Hell Under Fire – Jesus On Hell Chapter 3 – Concluding Remarks

Yarbrough’s beliefs: 

Hell is eternal conscious punishment and is what Jesus taught multiple times.  If hell is not eternal, eternal life is not eternal.  This is traditional doctrinal teaching and beliefs of the majority of Christians and scholars.  Jesus’ beliefs did not come from the surrounding culture (Plato, philosophy, pagan religions, etc.) but from the Old Testament prophets of old (since He believed exactly what was taught in the OT).  Olam (Hebrew, used in OT) and aion/aionios (Greek used in Septuagint, the Greek OT, and the Greek NT) mean eternal, eternity, forever, forever and ever, endless, and all the various ways our modern translations translate them today.  Universal salvation is not true because Jesus taught eternal punishment in hell (he refuted that hell, translated from the term Gehenna, the Valley of Hinnom, was merely a burning garbage dump outside Jerusalem, but instead said it was, at Jesus time, known as a place where the wicked dead go forever).  Annihilationism (wicked dead are annihilated in the end, they merely cease to exist at all) is false because Jesus taught eternal punishment in hell.  It is sheer heresy and must be stopped, this growing trend of not believing in hell as a place of eternal conscious punishment (what I have called ECT).  These heretics are promoting a God and eternity of our own choosing and wresting away from God what He established from eternity, heaven for the saved and hell for the lost.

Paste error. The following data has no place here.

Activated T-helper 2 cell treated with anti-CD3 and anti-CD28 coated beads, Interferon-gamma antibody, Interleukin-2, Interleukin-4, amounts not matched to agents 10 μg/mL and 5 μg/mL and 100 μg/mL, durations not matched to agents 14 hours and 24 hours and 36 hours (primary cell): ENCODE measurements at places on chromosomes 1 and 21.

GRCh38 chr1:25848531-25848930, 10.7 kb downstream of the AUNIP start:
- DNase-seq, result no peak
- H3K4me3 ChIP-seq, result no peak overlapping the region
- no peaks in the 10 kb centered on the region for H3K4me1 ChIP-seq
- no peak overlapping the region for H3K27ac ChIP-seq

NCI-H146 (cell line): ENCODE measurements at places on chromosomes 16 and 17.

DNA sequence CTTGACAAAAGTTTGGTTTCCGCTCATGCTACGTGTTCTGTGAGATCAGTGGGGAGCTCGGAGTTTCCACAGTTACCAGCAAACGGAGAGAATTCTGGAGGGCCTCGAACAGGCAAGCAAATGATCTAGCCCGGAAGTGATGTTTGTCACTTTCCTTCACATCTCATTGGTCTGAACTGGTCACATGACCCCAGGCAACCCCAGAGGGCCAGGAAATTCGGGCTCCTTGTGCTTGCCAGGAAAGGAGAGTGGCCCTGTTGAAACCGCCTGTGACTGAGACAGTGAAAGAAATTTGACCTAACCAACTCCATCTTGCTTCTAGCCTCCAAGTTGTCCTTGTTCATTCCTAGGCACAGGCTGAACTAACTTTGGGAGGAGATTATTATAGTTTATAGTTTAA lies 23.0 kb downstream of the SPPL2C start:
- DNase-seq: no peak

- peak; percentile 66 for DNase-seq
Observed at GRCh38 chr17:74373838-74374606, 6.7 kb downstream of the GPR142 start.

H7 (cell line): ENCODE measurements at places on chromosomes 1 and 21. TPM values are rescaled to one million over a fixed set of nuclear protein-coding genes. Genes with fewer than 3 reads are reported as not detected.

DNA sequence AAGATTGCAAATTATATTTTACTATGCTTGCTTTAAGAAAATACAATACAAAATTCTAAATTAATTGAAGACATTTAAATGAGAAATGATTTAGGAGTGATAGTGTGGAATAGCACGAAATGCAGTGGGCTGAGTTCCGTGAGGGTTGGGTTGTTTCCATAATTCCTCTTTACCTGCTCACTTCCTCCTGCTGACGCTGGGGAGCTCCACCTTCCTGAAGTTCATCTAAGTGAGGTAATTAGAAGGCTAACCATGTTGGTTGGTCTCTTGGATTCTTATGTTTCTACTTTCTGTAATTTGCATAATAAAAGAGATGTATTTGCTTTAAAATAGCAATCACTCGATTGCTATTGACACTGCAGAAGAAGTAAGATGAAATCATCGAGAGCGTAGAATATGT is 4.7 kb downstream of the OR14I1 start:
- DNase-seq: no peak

What I Have Said (and Believe)

To fully understand what Jesus taught we must drop our presuppositions and church traditions or denominational teachings and open our eyes and ears to what is actually being said in the Bible.  A word cannot mean one thing and its opposite at the same time.  It is true that words can change meaning over time and that context dictates the meaning of words.  I believe that for anyone to believe in eternal conscious torment in hell, one must see through a lens of doctrine that sees Jesus’ salvation as limited to only this life, limited to only a select few, where more are lost than are saved, and where God’s love and justness are held in opposition to one another, especially when listening to people make comments like, “God is love BUT He is also just.”  I believe if one comes to these texts of Jesus with the understanding of what the Hebrew word “olam” means (hidden, obscure, age), and the Greek words aion/aionios whose primary meaning is age, both these words having to do with time of some limited sort.